Money-Gavel   

As president of the New York State Bar Association, I laud Michael P. Friedman for his personal commitment to pro bono activities (Letter to the Editor, Jan. 29). As a New Yorker, I appreciate his concerns about the state budget. However, Mr. Friedman’s conclusion that the State Constitution restricts the Judiciary from granting funds to civil legal service organizations because that is exclusively the duty of the Legislature is incorrect.

First, it is important to note that the Legislature frequently appropriates money, which is used for grants for projects across the board. These funds are appropriated to the budgets of relevant state entities or agencies, which are obligated to review grant applications and award grants. Here, such funds were placed with the Judiciary.  As highlighted in the Judiciary’s budget submission, “the Judiciary Civil Legal Services (JCLS) program provides funding to 80 civil legal services organizations serving low-income New Yorkers in every county of the state in matters involving the essentials of life—legal problems in the areas of housing (including evictions, foreclosures and homelessness), family matters (including domestic violence, children and family stability), access to health care and education, and subsistence income (including wages, disability, veterans and other benefits).”

Just as grants on other topics legitimately go to New Yorkers via the budgets and programs of multiple state agencies, it is completely appropriate for the Judiciary to operate in a similar manner regarding civil legal services to New Yorkers in need of these services.

Second, the Judiciary budget includes a set amount of money to be used for a specific purpose – in this case $85 million for civil legal services (plus $15 million to IOLA). By approving these appropriations in recent fiscal years, state elected officials have made a policy decision that the Judiciary would manage that money and issue grants to civil legal service providers.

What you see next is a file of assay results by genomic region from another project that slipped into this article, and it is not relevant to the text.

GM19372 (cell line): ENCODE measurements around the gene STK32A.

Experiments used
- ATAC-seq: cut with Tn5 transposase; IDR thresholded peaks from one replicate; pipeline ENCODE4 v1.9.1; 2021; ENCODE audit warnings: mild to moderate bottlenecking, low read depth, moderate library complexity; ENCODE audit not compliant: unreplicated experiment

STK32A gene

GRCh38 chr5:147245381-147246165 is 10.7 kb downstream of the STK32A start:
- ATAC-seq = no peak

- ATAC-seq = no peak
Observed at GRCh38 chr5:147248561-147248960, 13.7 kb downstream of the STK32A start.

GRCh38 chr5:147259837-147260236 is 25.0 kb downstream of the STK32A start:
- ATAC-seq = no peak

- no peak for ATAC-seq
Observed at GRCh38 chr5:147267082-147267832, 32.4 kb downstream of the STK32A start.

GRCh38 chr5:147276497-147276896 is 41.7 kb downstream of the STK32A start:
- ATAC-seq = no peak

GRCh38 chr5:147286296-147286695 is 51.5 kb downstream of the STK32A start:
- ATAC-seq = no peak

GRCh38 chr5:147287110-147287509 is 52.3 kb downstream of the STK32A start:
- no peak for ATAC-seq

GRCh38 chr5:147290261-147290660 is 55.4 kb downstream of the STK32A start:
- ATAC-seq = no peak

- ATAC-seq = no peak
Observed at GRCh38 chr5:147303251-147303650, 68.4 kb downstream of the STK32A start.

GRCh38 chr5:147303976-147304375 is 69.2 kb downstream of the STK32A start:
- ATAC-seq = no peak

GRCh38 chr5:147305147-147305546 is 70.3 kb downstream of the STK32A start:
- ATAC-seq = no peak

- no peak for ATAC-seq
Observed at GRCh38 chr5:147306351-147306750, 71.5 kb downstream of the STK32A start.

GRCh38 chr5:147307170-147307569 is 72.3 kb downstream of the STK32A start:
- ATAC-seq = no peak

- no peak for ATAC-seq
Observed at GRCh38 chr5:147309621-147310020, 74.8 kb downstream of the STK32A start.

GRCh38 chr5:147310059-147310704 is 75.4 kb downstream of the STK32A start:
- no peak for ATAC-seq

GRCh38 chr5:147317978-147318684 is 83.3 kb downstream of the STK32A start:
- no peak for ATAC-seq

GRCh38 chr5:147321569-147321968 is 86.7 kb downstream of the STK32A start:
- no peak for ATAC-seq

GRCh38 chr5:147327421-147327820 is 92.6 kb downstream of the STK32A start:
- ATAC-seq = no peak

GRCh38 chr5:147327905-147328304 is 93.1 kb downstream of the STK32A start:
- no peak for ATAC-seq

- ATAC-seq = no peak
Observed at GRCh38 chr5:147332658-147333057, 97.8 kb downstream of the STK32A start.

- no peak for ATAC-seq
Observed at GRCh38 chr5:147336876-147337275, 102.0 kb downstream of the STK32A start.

In the past, the Legislature would appropriate funds for specific providers, and those organizations that had the support of legislators received money referred to as “Member Items.” To avoid potential inequality and ensure transparency in the grant process, the Association long supported having a single state entity to manage funding for civil legal services.

We now have that systematic, statewide program, managed by the Judiciary, under which grants are made and grantees are held accountable for their use of the funds. As Chief Judge Janet DiFiore noted in her remarks at the annual Justice for All luncheon during our Bar Association’s annual meeting in Manhattan last week, steady management and consistent funding is having a measurable, positive impact.

More low-income New Yorkers than ever are getting legal assistance. That means more New Yorkers can stay in their homes, keep their jobs and get the services they need. And that’s a win for all New Yorkers.

Sharon Stern Gerstman is president
of the New York State Bar Association.